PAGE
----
Homeschooling, the specificity of Vaud questioned

Andrea (11) sitting at a large table dictates to her older sister Alice (14), who obediently follows her. Nine-year-old Nathan is lying on the couch looking at his cell phone. He doesn’t play, but he revises German. Ten years ago, Deborah Mosteau-Lutolf took her children from school to teach them at home on the heights in Lausanne. The youngest, 3-year-old Thalia, who is leafing through a children’s magazine, should set out on the journey of her brothers and sisters. “At first we thought we would send the children back to school one day, but over the years we’ve seen them so full, this idea seems increasingly unlikely,” explains the mother-teacher.

However, the possibility that the canton of Vaud could impose on him, because he plans to tighten the screw: although he is one of the most tolerant in this matter today, Vaud could in future claim the title of teacher teaching parents, the case in Friborg and Valais. Vaudois’ current tolerance attracts families far and wide. “Some form of tourism has taken root,” confirms Debora Mosteau-Lutolf. Of the approximately 1,400 children educated at home in Switzerland, almost 600 are small Vaudois.

Read the interview Cesla Amarelle: “Children outside the public school radar”

Boredom and anxiety

For the family that receives us, home education was not immediately taken for granted. While the eldest daughter was looking forward to entering the nursery, she was quickly disappointed. “She was bored in class, nervous and missed classes,” says Debora Mosteau-Lutolf, who has just had her second baby. The girl is diagnosed with high potential (HP). In the face of this difficult situation, his parents first enroll him in a private school and then discover homework through friends. During demonstrations of this alternative pedagogy, the mother and children engage in the play Assessment ten years later: Alicia, a former schoolgirl, does theatrical improvisation, archery and joins the young Conseil of Lausanne. He is considering making federal maturity, self-taught.

Andrea wanted a home school at the end of the 2nd kindergarten, like her sister. The once-shy boy is now not afraid to raise his voice, his mother explains. He is the goalkeeper of the Moskitos team from the Lausanne hockey club. Nathan, the youngest son, followed the path of his elders. Normal schooling seemed difficult for him due to severe dyspraxia (pathological clumsiness) and behavioral deficits.

Also read: School at home, heirs of Jean-Jacques Rousseau

According to their mother, who has worked in the field of polyhedic for a long time and who formed the group “Ecole à la maison Suisse romande” on Facebook, 60% of the families who follow home education have children with school phobias or cognitive impairment. The rest is based on conviction: more flexibility, freedom and a better quality of life. According to the training department, these families have very diverse profiles. They often live in the countryside to respond to the ideal of comfort, but also out of economic hardship, for example when one of the parents is not working. Like our mother-teacher, who helps her husband develop ski rental from home, but has no income.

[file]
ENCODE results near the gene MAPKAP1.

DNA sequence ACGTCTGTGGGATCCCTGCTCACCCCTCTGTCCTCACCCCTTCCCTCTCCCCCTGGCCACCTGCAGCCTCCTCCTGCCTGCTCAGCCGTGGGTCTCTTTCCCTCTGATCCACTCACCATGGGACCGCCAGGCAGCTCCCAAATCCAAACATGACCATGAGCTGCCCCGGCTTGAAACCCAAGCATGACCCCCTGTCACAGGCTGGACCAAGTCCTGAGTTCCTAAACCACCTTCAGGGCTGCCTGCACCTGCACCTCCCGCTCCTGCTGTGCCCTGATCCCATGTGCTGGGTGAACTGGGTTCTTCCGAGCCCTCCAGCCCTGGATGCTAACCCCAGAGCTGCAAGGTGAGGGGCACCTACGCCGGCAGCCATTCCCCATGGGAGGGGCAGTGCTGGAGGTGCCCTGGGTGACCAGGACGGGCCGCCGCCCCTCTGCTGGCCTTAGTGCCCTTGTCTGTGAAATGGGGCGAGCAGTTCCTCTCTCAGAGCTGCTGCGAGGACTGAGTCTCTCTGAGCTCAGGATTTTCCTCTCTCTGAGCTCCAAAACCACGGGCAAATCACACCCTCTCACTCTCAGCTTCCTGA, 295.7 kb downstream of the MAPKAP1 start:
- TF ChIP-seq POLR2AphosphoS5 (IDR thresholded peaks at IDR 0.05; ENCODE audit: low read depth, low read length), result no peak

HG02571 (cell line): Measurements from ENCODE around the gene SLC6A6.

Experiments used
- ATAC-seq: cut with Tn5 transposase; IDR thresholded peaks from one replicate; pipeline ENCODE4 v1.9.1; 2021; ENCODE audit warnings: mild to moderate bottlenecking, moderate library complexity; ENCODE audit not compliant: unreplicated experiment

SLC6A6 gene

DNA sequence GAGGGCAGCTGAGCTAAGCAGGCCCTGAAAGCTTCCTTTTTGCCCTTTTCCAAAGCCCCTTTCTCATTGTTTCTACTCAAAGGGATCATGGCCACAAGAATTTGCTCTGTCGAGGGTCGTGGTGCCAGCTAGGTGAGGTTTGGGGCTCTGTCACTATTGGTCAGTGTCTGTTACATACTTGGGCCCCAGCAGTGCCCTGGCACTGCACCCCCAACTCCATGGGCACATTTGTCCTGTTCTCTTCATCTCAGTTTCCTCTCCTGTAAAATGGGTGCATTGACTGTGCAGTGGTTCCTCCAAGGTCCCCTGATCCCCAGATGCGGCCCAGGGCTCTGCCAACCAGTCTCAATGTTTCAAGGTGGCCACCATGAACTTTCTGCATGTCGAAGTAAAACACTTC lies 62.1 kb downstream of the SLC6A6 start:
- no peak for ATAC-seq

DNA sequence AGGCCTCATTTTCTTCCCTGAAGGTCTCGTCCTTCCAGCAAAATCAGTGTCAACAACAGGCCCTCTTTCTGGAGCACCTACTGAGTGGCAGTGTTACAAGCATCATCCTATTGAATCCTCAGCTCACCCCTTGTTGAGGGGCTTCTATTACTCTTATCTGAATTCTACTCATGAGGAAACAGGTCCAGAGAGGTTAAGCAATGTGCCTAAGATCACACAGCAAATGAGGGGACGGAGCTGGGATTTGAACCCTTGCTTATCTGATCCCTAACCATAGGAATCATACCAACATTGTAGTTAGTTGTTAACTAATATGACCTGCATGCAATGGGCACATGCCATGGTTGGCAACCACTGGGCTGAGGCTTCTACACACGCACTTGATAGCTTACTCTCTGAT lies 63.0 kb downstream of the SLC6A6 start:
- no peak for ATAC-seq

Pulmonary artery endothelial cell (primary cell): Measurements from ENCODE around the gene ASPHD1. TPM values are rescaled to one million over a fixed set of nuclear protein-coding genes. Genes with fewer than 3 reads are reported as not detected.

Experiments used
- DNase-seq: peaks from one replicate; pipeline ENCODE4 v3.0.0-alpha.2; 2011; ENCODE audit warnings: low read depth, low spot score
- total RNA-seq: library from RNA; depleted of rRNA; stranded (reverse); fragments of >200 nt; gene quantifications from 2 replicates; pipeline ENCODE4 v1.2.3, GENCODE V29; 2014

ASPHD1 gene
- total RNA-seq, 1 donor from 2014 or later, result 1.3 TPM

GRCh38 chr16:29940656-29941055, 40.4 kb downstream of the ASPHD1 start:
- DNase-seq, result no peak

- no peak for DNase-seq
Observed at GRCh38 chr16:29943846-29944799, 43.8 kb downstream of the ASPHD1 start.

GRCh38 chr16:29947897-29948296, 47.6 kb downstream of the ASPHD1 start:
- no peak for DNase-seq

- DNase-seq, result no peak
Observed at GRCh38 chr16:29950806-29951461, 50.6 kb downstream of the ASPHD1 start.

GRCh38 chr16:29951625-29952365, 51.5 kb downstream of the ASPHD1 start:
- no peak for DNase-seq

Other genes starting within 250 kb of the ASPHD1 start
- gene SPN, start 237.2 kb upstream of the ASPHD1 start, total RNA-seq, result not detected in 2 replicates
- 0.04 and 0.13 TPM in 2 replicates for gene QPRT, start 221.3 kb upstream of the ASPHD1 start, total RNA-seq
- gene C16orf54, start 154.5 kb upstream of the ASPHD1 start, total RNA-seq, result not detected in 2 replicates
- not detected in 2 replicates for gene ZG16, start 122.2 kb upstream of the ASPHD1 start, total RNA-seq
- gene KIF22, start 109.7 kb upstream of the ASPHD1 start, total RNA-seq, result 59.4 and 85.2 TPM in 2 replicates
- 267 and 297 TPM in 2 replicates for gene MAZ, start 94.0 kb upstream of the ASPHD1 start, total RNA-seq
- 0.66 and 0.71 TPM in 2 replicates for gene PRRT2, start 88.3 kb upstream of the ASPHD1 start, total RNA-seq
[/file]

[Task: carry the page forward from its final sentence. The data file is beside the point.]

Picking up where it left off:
No hierarchy

This Vaudoise, who grew up in Vers-chez-les-Blanc, on the heights of Lausanne, admits that it is not always easy to maintain a framework. The morning “usually from 9 a.m.” is generally devoted to “formal” education. In the afternoon it is time for activities or games outside in the large family garden.

However, there is no teacher-student hierarchy, parents usually follow the interests of their offspring. “Because of her hypersensitivity, Alicia didn’t want to know anything about the world wars for a long time, so we approached other periods,” illustrates Debora Mosteau-Lutolf. Give in on a whim? “If necessary, I give letters and introduce exercises,” he replies.

The mother-teacher believes that her children take better care of themselves than other young people and create a routine. As every day, Nathan practices typing before joining verbs under his mother’s supervision. As for the oldest, she is “very independent” and often revises herself. Alicia responds strongly to the over-socializing picture of home education. “That’s what we listen to all the time, but it’s not true.” On the contrary, he has “real friends” and some follow public education.

Sufficient level?

Is the level of the school the same as that of “normal” schoolchildren? The canton notes that it is “slightly lower overall”. Debora Mosteau-Lutolf replies that some delays can be replaced and that “cooking, budgeting, sorting good news from bad, planning a trip by studying the geography of the country are equally important skills, and that children are developing more. at home like in a public school.

In the canton of Vaud, the only requirement is to adhere to the Romand study plan and to pass the cantonal reference exams every two years. The inspector visits families every year to assess their level of education. They help each other according to the possibilities of each parent and organize joint courses.

No more Vaud’s laxity

Families practice home education they are worried about the state’s intentions, they are afraid that it will “rule the reality it ignores” on the basis of “several non-functional cases”. “We are not against the government or extremists, we do not live in the forests,” says Debora Mosteau-Lutolf. Homeschooling is not a threat to public education, it is a lifeline for some children.

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